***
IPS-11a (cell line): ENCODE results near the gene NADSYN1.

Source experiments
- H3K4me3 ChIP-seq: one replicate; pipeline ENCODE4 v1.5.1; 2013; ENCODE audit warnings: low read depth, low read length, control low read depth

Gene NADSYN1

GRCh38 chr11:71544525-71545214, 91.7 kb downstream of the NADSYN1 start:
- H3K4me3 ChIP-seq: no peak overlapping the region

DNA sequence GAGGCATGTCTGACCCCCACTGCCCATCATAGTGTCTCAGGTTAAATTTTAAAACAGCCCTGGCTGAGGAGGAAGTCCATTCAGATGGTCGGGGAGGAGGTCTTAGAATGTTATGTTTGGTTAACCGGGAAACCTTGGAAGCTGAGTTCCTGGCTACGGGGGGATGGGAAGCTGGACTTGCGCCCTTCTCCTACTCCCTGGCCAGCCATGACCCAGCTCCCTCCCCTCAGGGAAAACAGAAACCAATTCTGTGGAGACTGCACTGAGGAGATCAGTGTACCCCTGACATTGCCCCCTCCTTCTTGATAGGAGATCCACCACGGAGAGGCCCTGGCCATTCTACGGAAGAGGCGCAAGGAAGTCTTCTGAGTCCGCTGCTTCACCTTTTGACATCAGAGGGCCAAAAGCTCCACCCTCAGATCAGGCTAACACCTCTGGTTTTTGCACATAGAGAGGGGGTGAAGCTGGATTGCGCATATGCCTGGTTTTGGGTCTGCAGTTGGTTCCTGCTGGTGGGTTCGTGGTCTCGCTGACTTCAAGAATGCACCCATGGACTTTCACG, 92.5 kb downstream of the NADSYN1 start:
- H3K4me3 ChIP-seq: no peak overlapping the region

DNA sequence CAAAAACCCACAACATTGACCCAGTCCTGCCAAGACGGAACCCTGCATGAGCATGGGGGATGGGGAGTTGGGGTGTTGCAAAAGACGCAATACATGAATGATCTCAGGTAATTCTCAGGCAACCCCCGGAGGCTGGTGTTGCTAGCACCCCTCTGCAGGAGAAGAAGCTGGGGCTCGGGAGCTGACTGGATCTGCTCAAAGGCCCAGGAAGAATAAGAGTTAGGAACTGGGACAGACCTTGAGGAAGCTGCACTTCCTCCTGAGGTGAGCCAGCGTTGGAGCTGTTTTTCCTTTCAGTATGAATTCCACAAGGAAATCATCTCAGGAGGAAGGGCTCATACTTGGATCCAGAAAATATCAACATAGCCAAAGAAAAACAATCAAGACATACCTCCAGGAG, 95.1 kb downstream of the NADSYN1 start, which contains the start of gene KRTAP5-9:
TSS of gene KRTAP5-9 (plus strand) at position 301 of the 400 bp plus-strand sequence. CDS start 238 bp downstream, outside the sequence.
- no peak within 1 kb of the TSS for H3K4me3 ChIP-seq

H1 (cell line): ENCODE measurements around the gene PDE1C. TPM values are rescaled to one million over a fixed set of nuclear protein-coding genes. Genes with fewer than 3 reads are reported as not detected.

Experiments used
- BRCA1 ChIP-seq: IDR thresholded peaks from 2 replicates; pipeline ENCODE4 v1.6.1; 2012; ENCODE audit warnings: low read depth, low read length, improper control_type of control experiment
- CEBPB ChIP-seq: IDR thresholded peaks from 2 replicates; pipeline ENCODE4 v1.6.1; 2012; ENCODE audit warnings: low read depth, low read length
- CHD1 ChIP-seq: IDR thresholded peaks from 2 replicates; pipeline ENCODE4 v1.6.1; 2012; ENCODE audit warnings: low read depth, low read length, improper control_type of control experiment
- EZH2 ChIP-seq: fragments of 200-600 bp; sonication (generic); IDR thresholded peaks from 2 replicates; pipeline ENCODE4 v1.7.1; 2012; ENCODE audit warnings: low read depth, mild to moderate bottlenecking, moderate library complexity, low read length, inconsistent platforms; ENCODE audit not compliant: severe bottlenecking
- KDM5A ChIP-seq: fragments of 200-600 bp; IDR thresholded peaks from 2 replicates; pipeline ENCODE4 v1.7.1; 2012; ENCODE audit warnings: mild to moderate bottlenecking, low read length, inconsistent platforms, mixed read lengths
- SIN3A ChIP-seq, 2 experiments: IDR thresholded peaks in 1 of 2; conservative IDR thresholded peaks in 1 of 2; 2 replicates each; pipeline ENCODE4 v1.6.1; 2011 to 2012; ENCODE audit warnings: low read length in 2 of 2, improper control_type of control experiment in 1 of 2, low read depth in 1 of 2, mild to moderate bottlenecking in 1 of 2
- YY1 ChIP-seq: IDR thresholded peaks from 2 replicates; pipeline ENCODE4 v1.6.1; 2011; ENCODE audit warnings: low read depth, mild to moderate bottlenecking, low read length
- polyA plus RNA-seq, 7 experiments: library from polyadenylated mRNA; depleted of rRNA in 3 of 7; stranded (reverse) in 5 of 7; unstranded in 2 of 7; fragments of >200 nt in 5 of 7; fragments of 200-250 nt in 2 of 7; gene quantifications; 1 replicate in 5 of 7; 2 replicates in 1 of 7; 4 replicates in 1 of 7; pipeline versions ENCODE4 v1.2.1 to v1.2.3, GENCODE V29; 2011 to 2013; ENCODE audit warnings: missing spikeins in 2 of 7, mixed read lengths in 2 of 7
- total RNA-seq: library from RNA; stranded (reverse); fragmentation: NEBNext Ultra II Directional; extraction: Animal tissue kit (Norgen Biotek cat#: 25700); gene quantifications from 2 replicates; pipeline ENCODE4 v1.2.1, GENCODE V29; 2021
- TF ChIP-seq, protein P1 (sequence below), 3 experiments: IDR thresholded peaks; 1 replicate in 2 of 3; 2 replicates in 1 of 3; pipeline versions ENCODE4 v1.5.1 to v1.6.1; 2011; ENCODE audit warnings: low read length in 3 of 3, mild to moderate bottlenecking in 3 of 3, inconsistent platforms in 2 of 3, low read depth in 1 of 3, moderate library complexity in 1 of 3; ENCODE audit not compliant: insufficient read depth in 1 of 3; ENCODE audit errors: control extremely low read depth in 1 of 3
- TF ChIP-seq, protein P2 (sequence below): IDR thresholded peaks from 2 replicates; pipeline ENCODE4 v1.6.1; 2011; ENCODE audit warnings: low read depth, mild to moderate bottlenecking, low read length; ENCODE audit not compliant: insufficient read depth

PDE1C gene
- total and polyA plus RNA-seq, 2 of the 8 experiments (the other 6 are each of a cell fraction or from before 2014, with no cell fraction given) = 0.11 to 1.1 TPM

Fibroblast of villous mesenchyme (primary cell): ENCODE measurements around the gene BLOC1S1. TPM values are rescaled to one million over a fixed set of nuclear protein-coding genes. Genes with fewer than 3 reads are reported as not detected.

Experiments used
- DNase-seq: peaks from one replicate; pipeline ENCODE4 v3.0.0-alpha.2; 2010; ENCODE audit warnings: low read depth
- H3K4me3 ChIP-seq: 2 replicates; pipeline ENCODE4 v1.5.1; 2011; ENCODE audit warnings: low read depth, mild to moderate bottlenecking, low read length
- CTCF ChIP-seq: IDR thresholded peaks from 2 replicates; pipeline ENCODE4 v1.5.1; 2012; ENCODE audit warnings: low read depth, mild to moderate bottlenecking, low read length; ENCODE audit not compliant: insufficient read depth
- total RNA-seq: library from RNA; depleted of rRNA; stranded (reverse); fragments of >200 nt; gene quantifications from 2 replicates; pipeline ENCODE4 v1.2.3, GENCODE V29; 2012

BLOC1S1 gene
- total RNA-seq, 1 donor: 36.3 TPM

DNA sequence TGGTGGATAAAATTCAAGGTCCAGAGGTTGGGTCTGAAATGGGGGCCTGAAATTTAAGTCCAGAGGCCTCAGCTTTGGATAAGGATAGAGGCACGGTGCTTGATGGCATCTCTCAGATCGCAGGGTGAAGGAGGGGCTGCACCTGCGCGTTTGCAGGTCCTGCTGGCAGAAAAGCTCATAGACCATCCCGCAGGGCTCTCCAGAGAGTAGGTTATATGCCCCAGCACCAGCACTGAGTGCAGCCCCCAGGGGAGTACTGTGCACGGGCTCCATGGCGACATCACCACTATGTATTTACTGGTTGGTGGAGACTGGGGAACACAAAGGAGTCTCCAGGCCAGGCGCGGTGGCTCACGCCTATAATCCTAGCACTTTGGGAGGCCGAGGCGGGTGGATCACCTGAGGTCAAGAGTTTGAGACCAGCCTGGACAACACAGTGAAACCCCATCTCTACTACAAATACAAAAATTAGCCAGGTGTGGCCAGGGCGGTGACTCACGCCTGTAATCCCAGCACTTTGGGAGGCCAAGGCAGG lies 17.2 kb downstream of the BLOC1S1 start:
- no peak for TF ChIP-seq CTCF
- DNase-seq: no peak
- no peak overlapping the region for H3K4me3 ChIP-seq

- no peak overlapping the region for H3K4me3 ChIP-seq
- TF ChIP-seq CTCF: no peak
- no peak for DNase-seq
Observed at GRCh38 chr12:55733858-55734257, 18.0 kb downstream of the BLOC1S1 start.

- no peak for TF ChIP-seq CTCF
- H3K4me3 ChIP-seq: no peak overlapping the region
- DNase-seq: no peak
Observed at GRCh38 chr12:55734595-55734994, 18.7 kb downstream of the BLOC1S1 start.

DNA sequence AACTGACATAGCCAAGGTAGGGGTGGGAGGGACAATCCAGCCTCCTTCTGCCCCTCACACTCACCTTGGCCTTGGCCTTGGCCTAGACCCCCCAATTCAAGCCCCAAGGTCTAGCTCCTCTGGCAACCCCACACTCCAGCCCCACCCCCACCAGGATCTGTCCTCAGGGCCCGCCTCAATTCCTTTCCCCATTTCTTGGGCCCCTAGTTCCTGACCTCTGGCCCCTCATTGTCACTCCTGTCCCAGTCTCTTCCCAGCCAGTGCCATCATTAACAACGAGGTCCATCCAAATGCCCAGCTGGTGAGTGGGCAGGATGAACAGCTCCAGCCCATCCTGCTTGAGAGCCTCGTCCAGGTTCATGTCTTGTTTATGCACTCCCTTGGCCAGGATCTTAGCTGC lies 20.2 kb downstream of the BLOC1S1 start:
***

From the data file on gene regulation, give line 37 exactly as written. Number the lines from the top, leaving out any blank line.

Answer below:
- DNase-seq: no peak